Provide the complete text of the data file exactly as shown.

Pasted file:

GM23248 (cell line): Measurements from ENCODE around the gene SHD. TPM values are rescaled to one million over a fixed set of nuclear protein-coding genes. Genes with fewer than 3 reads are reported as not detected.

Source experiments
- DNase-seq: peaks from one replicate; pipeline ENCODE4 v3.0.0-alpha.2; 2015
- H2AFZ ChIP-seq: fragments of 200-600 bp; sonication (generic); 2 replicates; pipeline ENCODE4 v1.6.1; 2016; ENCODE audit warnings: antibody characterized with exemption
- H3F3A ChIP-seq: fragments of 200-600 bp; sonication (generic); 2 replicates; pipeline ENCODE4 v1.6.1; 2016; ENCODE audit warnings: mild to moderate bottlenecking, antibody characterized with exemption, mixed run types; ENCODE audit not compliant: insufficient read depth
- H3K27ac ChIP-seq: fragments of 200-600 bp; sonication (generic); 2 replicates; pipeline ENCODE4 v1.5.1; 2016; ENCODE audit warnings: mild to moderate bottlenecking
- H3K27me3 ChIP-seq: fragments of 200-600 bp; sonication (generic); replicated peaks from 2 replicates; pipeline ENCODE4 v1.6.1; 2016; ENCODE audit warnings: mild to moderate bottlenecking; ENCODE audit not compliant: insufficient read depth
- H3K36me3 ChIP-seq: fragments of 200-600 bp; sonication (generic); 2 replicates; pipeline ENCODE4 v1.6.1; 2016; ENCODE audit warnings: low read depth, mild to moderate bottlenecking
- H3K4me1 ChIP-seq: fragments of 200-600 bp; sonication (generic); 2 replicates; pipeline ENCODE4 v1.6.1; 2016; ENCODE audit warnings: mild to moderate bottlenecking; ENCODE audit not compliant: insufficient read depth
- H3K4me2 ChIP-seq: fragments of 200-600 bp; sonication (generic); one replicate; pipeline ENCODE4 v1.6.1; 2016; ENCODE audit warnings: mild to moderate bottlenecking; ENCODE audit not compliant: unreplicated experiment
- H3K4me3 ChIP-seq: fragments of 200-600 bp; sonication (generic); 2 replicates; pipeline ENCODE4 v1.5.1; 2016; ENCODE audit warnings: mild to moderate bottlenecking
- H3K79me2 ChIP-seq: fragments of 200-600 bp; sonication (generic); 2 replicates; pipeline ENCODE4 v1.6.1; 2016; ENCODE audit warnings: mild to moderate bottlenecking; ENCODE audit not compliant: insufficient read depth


GM23248 (cell line): Measurements from ENCODE around the gene SHD. TPM values are rescaled to one million over a fixed set of nuclear protein-coding genes. Genes with fewer than 3 reads are reported as not detected.

Source experiments
- DNase-seq: peaks from one replicate; pipeline ENCODE4 v3.0.0-alpha.2; 2015
- H2AFZ ChIP-seq: fragments of 200-600 bp; sonication (generic); 2 replicates; pipeline ENCODE4 v1.6.1; 2016; ENCODE audit warnings: antibody characterized with exemption
- H3F3A ChIP-seq: fragments of 200-600 bp; sonication (generic); 2 replicates; pipeline ENCODE4 v1.6.1; 2016; ENCODE audit warnings: mild to moderate bottlenecking, antibody characterized with exemption, mixed run types; ENCODE audit not compliant: insufficient read depth
- H3K27ac ChIP-seq: fragments of 200-600 bp; sonication (generic); 2 replicates; pipeline ENCODE4 v1.5.1; 2016; ENCODE audit warnings: mild to moderate bottlenecking
- H3K27me3 ChIP-seq: fragments of 200-600 bp; sonication (generic); replicated peaks from 2 replicates; pipeline ENCODE4 v1.6.1; 2016; ENCODE audit warnings: mild to moderate bottlenecking; ENCODE audit not compliant: insufficient read depth
- H3K36me3 ChIP-seq: fragments of 200-600 bp; sonication (generic); 2 replicates; pipeline ENCODE4 v1.6.1; 2016; ENCODE audit warnings: low read depth, mild to moderate bottlenecking
- H3K4me1 ChIP-seq: fragments of 200-600 bp; sonication (generic); 2 replicates; pipeline ENCODE4 v1.6.1; 2016; ENCODE audit warnings: mild to moderate bottlenecking; ENCODE audit not compliant: insufficient read depth
- H3K4me2 ChIP-seq: fragments of 200-600 bp; sonication (generic); one replicate; pipeline ENCODE4 v1.6.1; 2016; ENCODE audit warnings: mild to moderate bottlenecking; ENCODE audit not compliant: unreplicated experiment
- H3K4me3 ChIP-seq: fragments of 200-600 bp; sonication (generic); 2 replicates; pipeline ENCODE4 v1.5.1; 2016; ENCODE audit warnings: mild to moderate bottlenecking
- H3K79me2 ChIP-seq: fragments of 200-600 bp; sonication (generic); 2 replicates; pipeline ENCODE4 v1.6.1; 2016; ENCODE audit warnings: mild to moderate bottlenecking; ENCODE audit not compliant: insufficient read depth